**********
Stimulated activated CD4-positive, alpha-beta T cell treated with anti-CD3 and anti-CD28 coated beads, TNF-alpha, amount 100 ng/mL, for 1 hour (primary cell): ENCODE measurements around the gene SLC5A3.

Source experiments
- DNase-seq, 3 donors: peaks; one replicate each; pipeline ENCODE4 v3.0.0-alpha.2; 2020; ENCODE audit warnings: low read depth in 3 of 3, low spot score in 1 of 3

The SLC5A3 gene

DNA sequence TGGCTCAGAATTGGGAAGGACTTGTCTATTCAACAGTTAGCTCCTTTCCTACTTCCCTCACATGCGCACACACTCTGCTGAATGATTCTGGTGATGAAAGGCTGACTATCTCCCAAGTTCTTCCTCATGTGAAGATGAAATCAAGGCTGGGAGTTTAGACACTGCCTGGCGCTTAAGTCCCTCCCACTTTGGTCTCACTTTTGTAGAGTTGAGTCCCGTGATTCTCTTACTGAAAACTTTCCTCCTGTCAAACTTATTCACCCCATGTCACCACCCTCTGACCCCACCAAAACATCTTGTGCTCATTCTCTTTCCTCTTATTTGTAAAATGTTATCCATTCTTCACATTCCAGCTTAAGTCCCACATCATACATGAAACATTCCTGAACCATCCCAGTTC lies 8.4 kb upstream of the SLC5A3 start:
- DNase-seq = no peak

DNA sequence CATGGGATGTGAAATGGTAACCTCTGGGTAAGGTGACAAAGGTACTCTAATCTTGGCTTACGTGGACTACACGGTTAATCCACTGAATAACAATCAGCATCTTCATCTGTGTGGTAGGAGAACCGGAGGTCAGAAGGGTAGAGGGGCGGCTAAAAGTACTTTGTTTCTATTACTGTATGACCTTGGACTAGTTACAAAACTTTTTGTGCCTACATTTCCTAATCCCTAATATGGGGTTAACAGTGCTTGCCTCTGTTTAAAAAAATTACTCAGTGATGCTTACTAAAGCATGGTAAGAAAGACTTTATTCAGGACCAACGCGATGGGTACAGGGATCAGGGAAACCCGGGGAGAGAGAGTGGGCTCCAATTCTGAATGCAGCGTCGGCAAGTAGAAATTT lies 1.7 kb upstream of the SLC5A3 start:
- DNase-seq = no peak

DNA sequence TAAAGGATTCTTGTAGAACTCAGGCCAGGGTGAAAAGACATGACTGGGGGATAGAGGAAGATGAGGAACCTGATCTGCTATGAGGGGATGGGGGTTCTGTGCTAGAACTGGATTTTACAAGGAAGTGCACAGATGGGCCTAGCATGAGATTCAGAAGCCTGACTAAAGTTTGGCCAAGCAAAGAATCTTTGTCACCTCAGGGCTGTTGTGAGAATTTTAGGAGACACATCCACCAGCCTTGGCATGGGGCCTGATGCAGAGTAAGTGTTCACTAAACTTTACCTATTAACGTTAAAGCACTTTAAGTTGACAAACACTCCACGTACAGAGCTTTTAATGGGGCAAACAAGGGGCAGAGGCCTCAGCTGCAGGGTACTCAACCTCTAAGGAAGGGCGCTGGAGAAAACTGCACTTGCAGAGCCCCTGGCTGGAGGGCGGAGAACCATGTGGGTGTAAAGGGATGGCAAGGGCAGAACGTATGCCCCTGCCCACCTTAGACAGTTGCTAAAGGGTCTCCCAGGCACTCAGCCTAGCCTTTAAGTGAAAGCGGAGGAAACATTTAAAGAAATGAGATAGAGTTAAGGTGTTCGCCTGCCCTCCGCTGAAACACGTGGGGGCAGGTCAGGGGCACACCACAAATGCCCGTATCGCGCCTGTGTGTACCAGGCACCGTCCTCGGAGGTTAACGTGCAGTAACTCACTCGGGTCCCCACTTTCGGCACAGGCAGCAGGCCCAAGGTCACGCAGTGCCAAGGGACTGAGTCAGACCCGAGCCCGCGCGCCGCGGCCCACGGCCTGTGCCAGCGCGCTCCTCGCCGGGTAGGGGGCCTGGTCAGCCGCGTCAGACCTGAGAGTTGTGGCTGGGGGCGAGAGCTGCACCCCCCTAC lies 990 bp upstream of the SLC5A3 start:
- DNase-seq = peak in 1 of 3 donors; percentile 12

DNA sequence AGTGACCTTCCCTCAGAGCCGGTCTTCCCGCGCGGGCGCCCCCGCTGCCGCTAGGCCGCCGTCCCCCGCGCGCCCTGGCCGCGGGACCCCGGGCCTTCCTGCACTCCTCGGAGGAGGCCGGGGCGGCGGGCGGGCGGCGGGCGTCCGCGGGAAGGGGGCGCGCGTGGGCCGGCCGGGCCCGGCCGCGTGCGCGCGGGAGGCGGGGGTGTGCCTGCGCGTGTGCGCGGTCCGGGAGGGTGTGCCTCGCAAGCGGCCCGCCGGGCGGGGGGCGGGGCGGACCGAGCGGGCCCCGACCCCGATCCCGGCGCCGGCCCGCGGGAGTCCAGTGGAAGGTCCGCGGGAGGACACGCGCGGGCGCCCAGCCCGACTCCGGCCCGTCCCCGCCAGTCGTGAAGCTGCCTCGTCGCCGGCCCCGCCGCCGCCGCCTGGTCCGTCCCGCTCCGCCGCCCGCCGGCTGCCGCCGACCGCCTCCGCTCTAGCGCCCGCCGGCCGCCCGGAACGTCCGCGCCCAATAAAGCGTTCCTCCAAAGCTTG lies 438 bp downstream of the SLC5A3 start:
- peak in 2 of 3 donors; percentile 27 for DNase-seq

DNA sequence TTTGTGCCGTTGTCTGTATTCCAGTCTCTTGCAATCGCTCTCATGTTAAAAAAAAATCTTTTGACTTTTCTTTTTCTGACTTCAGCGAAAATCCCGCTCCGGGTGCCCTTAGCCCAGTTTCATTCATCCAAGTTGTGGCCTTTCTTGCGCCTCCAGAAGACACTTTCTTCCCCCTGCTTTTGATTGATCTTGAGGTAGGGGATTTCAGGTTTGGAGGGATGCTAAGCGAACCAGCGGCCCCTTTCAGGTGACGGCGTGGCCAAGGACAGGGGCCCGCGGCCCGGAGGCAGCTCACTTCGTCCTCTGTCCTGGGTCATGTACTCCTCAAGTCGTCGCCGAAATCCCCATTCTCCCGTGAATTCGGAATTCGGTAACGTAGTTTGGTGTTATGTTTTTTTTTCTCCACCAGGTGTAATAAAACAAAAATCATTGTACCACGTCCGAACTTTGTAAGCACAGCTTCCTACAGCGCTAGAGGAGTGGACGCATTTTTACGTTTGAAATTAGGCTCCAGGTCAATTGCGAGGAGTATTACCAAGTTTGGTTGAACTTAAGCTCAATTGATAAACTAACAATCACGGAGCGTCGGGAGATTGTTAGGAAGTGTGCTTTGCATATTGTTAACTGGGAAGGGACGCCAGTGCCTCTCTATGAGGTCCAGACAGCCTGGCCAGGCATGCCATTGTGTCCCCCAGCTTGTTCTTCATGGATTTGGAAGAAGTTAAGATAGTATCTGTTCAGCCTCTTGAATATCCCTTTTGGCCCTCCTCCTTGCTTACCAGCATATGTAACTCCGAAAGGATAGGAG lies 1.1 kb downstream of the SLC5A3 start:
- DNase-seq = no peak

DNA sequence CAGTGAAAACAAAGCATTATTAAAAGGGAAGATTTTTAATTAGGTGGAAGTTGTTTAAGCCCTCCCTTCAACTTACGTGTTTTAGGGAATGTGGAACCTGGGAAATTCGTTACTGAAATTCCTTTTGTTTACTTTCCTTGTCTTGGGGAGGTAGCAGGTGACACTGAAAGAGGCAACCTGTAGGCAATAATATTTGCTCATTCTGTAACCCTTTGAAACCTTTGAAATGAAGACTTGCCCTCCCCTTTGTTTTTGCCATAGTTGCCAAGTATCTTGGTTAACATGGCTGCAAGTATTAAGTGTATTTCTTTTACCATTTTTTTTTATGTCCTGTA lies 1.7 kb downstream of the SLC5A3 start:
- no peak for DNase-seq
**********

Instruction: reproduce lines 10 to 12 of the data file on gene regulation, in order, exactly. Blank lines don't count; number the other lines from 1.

- DNase-seq = peak in 1 of 3 donors; percentile 12

DNA sequence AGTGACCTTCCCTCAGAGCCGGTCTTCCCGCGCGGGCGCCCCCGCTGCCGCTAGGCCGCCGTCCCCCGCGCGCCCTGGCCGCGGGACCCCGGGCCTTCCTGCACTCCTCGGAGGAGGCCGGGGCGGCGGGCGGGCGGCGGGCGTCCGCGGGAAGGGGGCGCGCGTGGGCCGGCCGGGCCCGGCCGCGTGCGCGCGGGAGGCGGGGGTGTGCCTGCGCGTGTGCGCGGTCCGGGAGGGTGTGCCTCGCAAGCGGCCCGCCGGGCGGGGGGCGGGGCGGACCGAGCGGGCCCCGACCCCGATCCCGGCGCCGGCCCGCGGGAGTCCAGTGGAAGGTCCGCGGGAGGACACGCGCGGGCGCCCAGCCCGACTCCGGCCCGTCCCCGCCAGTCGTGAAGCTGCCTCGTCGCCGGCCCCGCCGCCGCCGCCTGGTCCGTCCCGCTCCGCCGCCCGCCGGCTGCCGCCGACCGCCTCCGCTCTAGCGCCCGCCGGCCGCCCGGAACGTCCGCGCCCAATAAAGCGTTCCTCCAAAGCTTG lies 438 bp downstream of the SLC5A3 start:
- peak in 2 of 3 donors; percentile 27 for DNase-seq